Husband Sydney would drive her from pub to pub, where she would pick up clients. A typical and favoured haunt was the Gaiety pub on Roundhay Road, Harehills. This huge and notorious pub was a landmark for many years until its demolition in the last decade or so to make way for a Blairish "community and faith centre". Back in the winter of 1976 it was one of the most successful spots for the Jackson's nightly trips.
Indeed, it was shortly after leaving this pub that Emily met Sutcliffe by unhappy chance. Offering him "busines"s for £5, she found herself driven to an area of waste ground, away from the street lights. Sutcliffe seemed to have trouble with his car and asked for her help. In those final moments, she held her lighter up to enable him to see under the bonnet.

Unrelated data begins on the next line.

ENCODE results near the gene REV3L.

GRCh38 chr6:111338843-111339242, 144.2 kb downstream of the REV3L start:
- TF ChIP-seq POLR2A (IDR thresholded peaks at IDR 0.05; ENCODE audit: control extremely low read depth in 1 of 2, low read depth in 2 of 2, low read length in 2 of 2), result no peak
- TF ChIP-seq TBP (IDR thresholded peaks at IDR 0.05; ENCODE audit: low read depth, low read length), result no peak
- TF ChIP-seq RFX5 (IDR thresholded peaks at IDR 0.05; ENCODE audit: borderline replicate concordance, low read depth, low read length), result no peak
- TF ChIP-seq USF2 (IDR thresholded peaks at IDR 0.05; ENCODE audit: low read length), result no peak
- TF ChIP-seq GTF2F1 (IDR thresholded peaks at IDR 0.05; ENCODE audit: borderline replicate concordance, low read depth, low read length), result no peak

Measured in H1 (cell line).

And then, with characteristic brutality, Sutcliffe struck, killing her with a single blow from his hammer. Dragging her body into a yard, he then proceeded to stab her corpse a total of 52 times in a 'frenzy', as he later described it. The finishing touch of his brutality was to drive a piece of wood between her legs.
Her husband left the Gaiety some time later and saw the van. Assuming that his wife was with a client, he elected to take a taxi home, unaware that she was already dead by the Ripper's hand.
The police investigation quickly made a link between this murder and that of Wilma McCann, but Sutcliffe had barely begun the rein of terror that would leave a trail of bodies in his wake across the North over the next 6 years.